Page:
Set theory, and in general logic, has a big portion devoted to "how far can we stretch this theory?" and since inconsistencies in FOL appear instantly, there is no "a little bit of contradiction".
What do I mean? Well, we work in a certain framework, this framework has rules of inferences which do not allow "a little bit" of inconsistency, but rather explode once inconsistencies are introduced.
Godel's theorem shows that if our theory is strong enough then if we can effectively decide which axiom is in the theory, the theory will not be complete. In particular it will not be able to prove its own consistency.
ZFC is such theory, it has the properties needed for Godel's incompleteness theorem, and in particular has the capabilities of expressing its own consistency. Therefore it cannot prove it. Indeed we always have to assume that ZFC is consistent.
Large cardinals are additional axioms, those are strong axioms which often prove the consistency of ZFC. This is quite a leap of faith, so to speak, and we always have to be wary that we do not introduce contradictions. Contradictions are of course assumptions from which we can prove everything, in particular the consistency of ZFC.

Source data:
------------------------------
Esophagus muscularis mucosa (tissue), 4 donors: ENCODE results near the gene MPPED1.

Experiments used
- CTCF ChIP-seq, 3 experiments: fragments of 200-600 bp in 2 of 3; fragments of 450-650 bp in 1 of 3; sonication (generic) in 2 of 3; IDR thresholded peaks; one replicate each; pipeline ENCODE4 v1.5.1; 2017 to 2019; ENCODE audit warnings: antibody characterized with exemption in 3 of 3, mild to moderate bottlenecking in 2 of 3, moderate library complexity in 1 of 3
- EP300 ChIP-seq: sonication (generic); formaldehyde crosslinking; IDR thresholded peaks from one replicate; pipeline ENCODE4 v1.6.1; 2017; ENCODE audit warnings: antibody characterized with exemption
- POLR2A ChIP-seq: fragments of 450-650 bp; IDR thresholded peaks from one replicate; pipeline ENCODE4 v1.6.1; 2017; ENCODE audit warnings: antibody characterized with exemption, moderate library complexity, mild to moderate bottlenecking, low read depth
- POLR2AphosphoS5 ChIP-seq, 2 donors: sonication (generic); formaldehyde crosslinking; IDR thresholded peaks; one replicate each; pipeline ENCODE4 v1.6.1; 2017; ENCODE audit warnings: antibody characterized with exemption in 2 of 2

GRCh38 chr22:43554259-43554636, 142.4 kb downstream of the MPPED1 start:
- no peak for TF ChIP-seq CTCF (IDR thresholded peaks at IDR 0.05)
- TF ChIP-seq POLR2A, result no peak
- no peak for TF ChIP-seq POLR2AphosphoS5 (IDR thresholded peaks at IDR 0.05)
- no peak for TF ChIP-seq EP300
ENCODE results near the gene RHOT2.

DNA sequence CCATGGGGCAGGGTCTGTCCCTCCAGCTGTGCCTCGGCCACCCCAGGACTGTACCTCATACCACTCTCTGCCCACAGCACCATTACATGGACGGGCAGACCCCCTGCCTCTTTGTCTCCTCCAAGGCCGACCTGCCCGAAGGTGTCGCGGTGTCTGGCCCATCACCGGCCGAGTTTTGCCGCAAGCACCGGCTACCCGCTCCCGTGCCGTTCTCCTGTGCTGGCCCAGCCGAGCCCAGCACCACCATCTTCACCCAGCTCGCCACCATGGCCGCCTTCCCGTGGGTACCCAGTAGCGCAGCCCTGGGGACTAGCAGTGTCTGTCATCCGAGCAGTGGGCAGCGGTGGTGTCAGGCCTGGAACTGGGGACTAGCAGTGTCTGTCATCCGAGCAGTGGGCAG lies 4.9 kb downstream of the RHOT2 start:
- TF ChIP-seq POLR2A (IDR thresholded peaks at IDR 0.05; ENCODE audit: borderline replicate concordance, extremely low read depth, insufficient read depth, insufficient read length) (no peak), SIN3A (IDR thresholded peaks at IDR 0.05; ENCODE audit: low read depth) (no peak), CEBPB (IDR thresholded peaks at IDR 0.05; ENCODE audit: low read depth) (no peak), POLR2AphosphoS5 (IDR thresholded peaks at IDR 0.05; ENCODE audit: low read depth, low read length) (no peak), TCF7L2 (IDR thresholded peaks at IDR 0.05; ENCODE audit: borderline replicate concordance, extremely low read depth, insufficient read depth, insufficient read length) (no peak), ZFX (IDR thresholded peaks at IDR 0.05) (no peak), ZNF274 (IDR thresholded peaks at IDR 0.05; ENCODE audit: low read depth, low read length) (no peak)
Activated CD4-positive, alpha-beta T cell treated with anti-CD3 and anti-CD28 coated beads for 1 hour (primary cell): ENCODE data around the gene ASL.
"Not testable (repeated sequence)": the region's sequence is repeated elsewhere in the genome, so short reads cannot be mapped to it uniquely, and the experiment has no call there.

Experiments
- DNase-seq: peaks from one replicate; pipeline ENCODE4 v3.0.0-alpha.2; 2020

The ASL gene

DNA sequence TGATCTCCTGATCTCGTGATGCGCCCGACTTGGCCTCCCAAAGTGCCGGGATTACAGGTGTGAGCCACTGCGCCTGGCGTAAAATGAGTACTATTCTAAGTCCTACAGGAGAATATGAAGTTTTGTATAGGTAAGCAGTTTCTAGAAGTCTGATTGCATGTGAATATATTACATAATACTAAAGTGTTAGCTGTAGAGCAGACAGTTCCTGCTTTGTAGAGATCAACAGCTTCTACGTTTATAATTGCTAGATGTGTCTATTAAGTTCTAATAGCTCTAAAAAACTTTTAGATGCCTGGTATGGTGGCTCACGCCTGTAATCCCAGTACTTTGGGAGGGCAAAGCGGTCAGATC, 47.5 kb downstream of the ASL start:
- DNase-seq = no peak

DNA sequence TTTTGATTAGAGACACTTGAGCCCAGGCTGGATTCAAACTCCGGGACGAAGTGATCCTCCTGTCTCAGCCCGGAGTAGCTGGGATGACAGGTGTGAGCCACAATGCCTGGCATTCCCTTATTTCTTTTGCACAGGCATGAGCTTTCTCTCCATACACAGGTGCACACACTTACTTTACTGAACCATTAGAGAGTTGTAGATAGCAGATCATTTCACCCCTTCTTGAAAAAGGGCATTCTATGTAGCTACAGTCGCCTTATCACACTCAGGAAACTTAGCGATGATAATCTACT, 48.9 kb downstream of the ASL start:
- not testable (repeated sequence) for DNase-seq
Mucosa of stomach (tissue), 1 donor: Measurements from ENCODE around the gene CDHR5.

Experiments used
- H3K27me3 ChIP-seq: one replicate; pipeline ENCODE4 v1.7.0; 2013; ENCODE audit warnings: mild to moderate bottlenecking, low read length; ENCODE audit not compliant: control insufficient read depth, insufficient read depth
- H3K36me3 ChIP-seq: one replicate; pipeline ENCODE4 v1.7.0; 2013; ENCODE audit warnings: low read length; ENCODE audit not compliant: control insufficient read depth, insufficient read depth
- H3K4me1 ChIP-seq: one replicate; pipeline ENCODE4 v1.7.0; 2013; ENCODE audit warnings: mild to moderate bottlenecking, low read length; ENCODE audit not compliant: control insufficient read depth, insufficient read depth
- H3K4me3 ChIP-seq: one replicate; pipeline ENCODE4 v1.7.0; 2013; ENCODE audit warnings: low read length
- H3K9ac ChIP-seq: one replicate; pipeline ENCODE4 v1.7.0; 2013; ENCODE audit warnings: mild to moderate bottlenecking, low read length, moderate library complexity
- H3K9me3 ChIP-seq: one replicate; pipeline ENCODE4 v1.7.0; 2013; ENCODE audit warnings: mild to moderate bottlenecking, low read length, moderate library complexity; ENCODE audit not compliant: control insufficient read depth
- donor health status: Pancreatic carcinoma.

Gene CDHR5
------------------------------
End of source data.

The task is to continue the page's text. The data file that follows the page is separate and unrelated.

When we add the axiom "There exists an inaccessible cardinal" we may have added an inconsistency, but we did not find such yet (modulo some claims which are unverified). This is a very mild form of large cardinal, but it is an additional axiom nonetheless.
We can add more, two inaccessible. Infinitely many inaccessible cardinals, or even a proper class thereof. Those still do not yield a clear contradiction and thus we are still okay with believing those axioms are consistent.
Going even further we reach the point of measurable cardinals. There we find a subtle point which is expressed in Kunen's inconsistency's theorem. Namely, measurable cardinals are critical points of elementary embeddings of the universe into a subclass.
If we assume this embedding to be onto the universe then we have derived a contradiction. This is something which we do not want, so while we cannot approximate it by "little inconsistency" or "a bit of contradiction" we have to approach from a different angle. By studying the exact reason from which we derive the contradiction we are able to write axioms which are closer to it but not strong enough to prove it.